There were plenty of cheers, smiles and carefree hugs as fans filled Phoenix’s Rebel Lounge on Friday to see Sydney Sprague perform the venue’s first 100% capacity show since the pandemic forced the closure of the 300-person space.
The venue’s owner Stephen Chilton was one of the first people to join a group of fellow indie promoters to form the National Independent Venue Association, where today he serves as vp of the group’s board. NIVA helped win the passage of the federal bill that created the Shuttered Venue Operators Grant, allocating $16 billion in grants for venues hurt by the pandemic.
The allocation of the grants finally began two weeks ago, but so far, less than 1% of applicants — 90 out of 14,000 — have received award notices from the Small Business Association. Those initial allocations are currently being distributed to Priority 1 applicants, or those who lost 90% or more of their revenue between April and December 2020. NIVA estimates that nearly 5,000 entities fall within the Priority 1 category and stated in a letter sent to Congress Wednesday that venues are continuing to be left behind as the rest of the country returns to “normal.”
“Everyone is frustrated,” said Chilton, who said he and other NIVA board members have been on the phone constantly with venue managers who are quickly running out of cash. Some have been able to borrow money, but many lenders are hesitant to loan funds to venue owners with little cash flow and no guarantee of federal funds.
In the two weeks since SBA began approving applications for the funds, $127.9 million of the $16 billion have been allocated, averaging $1.42 million per grant, according to a progress report on the SVOG issued Wednesday. In total 14,020 entities have requested $11.4 billion of the $16 billion with 4,661 applications under review and another 9,269 applications in the “submitted” category.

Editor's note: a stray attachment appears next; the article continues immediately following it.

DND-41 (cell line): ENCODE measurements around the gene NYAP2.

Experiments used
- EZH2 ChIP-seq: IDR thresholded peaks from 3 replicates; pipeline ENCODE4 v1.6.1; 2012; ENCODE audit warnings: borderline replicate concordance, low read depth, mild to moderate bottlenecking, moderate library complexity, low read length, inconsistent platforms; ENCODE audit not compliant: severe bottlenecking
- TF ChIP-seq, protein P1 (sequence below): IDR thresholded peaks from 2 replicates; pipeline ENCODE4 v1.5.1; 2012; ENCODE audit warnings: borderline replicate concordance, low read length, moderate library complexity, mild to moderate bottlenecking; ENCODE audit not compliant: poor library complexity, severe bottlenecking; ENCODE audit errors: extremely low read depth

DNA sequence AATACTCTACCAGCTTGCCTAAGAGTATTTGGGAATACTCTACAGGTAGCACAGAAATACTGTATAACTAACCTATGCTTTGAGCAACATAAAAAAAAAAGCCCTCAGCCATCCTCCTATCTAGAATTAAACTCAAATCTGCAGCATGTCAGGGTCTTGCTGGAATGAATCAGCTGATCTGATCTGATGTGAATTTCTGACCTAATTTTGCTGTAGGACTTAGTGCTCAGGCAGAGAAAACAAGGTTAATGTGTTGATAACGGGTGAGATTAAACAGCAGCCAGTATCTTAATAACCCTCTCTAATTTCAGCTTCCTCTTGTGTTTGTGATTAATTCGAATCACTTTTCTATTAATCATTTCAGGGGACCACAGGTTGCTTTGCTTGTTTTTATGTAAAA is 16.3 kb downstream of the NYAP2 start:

In order to receive funds, venues had to certify they operated as independent music performance spaces, a requirement instituted by Congress to avoid fraud. But the molasses-like pace with which the SBA is reviewing applications,” threatens the “future of many beloved venues” Arizona representative and former Phoenix Mayor Greg Stanton wrote in a open letter to SBA Administrator Isabella Casillas Guzman.
So far, the SBA’s rollout and execution of the grant program has been a disaster. Venue operators waited three-and-a-half months after the program became law before the SBA opened a portal to apply- only to see the portal crash the same day,” Stanton noted. “Today, a venue operator in my district wrote me: ‘We are past our breaking point. We can’t hang on any longer. Please tell me: What are my constituents – on the verge of closing their businesses forever- supposed to do?”
Guzman promised during a House Small Businesses Committee hearing on May 26 that the administration had started rolling out award notices for the grant, with 30 notices delivered in the first week, followed by another 60 over the next seven days.
Adam Hartke, owner of venues Wave and The Cotillion in Wichita, tells Billboard the slow pace and lack of answers has been “frustrating.” Both of Hartke’s venues fall into the Priority 1 category, and the extent of the SBA’s communication with him has been the movement of his application from “submitted” to “under review” three weeks ago.